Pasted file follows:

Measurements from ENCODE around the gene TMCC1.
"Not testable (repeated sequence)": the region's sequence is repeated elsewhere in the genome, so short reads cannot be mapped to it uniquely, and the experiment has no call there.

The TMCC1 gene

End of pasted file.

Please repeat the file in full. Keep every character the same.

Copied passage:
Measurements from ENCODE around the gene TMCC1.
"Not testable (repeated sequence)": the region's sequence is repeated elsewhere in the genome, so short reads cannot be mapped to it uniquely, and the experiment has no call there.

The TMCC1 gene